Document Detail

A multilevel analysis of income inequality and cardiovascular disease risk factors.
MedLine Citation:
PMID:  10658848     Owner:  NLM     Status:  MEDLINE    
Recent research has suggested that inequality in the distribution of income is associated with increased mortality, even after accounting for average income levels. Using data from the Behavioral Risk Factor Surveillance System (BRFSS), we investigated whether inequality in the distribution of income within US states is related to the prevalence of four cardiovascular disease risk factors (body mass index (BMI), history of hypertension, sedentarism, and smoking). Multilevel models (including both state-level and individual-level variables) were used to examine associations of state inequality with risk factor levels before and after adjustment for individual-level income. For three of the four risk factors investigated (BMI, hypertension, and sedentarism), state inequality was associated with increased risk factor levels, particularly at low income levels (annual household incomes <$25,000), with associations persisting after adjustment for individual-level income. Inequality was also positively associated with smoking, but associations were either stronger or only present at higher income levels. Associations of inequality with the outcomes were statistically significant in women but not in men. Although not conclusive, findings for three of the four risk factors are suggestive of a contextual effect of income inequality, particularly among persons with lower incomes.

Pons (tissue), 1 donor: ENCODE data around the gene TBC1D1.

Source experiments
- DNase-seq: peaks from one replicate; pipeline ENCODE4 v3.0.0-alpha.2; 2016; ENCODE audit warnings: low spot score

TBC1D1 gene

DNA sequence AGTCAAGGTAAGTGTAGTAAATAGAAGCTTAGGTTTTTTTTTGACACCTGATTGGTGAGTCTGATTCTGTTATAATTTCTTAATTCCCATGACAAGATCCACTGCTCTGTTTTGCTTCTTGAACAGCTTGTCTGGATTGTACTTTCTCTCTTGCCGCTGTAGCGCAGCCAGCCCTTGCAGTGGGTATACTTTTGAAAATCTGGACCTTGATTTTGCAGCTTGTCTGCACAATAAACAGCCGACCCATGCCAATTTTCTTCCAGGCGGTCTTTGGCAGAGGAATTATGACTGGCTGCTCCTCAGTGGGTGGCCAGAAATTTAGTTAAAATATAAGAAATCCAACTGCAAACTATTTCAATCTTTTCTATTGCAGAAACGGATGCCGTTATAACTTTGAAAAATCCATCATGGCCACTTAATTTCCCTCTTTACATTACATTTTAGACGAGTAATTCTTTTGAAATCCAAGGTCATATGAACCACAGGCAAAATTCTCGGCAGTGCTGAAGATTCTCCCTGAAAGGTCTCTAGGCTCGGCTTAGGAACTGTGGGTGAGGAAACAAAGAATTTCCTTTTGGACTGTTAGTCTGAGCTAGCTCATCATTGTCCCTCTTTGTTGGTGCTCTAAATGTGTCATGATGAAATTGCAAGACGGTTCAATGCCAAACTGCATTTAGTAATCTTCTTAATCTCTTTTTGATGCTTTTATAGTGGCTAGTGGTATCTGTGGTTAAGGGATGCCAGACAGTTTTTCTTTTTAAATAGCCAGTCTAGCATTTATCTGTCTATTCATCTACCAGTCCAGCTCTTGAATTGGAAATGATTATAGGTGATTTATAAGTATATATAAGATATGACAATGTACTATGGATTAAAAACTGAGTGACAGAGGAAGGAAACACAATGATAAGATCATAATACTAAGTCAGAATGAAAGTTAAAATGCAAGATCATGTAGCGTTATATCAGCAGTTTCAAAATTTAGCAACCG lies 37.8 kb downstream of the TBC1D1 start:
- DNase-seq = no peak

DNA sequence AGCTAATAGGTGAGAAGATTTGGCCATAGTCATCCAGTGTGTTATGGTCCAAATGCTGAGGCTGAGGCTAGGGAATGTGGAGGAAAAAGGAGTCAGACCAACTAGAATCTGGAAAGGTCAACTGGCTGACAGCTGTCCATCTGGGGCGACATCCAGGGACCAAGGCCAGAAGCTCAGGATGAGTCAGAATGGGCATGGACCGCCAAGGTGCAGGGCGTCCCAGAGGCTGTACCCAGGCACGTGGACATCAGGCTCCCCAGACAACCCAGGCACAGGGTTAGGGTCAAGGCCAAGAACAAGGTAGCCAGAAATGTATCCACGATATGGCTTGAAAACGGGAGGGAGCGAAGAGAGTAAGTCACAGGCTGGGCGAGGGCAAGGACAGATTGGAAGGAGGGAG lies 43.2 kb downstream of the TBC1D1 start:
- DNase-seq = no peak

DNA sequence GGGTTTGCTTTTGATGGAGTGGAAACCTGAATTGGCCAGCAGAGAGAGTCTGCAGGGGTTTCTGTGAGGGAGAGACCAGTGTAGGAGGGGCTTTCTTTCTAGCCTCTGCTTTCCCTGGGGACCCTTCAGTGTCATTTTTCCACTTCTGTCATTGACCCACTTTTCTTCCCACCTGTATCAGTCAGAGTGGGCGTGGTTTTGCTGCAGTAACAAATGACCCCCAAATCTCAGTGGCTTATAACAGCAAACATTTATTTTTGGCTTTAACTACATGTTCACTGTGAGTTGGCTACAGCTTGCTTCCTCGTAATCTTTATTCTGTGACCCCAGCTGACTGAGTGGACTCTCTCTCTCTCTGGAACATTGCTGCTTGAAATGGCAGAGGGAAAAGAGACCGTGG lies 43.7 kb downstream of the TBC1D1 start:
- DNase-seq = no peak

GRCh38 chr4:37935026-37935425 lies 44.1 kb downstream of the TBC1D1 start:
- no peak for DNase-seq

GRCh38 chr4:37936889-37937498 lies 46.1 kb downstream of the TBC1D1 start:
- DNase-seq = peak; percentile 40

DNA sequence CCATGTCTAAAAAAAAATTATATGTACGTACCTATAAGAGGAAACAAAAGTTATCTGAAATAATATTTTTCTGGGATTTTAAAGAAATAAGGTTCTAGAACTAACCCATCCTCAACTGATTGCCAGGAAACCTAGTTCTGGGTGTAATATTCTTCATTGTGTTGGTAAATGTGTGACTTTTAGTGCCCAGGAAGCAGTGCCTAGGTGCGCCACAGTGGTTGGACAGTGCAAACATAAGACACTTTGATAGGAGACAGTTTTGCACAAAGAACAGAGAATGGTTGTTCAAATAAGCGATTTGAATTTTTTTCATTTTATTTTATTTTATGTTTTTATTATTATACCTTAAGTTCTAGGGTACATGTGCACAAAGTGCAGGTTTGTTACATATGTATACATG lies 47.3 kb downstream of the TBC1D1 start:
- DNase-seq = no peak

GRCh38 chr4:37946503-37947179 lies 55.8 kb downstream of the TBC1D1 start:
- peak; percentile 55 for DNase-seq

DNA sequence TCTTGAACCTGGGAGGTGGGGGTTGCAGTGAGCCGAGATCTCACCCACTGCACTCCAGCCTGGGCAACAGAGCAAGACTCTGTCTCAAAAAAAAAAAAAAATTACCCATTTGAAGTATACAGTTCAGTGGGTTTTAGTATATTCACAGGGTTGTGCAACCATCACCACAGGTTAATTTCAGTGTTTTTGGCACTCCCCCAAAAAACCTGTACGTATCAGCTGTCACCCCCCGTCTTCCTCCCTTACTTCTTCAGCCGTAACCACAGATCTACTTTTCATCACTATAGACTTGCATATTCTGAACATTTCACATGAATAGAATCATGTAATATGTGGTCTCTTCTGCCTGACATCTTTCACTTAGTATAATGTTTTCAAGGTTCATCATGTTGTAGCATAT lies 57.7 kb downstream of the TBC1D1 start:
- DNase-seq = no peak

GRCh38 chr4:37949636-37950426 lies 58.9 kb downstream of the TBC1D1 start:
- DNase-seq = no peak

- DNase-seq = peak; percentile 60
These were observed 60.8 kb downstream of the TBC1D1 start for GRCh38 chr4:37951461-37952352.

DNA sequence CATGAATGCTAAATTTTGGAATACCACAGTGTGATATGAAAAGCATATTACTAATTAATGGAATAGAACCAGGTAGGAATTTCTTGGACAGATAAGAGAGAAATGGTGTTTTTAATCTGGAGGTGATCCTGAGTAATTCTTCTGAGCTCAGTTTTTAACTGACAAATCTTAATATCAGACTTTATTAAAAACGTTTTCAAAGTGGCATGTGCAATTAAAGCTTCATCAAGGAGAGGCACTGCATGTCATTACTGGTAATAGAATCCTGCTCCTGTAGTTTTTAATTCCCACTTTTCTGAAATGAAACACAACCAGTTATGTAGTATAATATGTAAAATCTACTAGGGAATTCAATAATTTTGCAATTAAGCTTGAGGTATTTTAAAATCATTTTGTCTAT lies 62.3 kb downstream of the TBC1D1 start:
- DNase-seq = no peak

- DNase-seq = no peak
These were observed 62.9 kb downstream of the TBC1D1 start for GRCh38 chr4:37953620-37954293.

A V Diez-Roux; B G Link; M E Northridge
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Publication Detail:
Type:  Comparative Study; Journal Article; Research Support, Non-U.S. Gov't; Research Support, U.S. Gov't, P.H.S.    
Journal Detail:
Title:  Social science & medicine (1982)     Volume:  50     ISSN:  0277-9536     ISO Abbreviation:  Soc Sci Med     Publication Date:  2000 Mar 
Date Detail:
Created Date:  2000-02-17     Completed Date:  2000-02-17     Revised Date:  2007-11-14    
Medline Journal Info:
Nlm Unique ID:  8303205     Medline TA:  Soc Sci Med     Country:  ENGLAND    
Other Details:
Languages:  eng     Pagination:  673-87     Citation Subset:  IM    
Division of General Medicine, Columbia College of Physicians and Surgeons, New York, NY, USA.
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MeSH Terms
Body Mass Index
Cardiovascular Diseases / epidemiology*
Income / statistics & numerical data*
Risk Factors
United States
Grant Support
R29 HL59386-01/HL/NHLBI NIH HHS; U48CCUZ09663//PHS HHS

From MEDLINE®/PubMed®, a database of the U.S. National Library of Medicine

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